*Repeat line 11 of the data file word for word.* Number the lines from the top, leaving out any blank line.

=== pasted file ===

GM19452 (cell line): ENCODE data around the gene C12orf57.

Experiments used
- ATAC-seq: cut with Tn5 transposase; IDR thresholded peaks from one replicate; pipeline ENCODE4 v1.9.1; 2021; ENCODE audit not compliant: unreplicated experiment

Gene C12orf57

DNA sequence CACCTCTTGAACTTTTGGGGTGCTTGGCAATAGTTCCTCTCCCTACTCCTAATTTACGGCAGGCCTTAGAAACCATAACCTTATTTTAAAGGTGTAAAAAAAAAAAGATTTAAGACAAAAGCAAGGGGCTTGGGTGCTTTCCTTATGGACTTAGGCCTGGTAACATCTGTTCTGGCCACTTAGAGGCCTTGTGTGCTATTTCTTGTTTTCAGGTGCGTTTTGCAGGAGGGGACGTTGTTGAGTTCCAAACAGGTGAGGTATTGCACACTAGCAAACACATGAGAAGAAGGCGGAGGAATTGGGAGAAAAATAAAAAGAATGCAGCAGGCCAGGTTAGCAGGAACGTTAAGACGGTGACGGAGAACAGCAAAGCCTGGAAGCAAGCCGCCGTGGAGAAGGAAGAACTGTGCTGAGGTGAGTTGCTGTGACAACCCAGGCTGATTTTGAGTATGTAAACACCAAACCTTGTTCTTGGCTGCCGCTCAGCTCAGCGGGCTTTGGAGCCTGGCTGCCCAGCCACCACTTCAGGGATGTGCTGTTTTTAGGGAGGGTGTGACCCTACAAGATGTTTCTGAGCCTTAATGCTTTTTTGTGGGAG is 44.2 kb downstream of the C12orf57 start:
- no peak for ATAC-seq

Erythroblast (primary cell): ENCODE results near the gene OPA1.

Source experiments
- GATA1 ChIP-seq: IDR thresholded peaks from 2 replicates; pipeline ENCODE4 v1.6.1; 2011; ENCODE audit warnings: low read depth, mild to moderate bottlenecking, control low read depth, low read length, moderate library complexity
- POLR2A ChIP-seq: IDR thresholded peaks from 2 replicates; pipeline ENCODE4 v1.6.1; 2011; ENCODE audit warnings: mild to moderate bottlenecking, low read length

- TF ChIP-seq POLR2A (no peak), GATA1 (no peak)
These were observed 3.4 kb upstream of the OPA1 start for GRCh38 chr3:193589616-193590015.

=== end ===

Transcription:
- TF ChIP-seq POLR2A (no peak), GATA1 (no peak)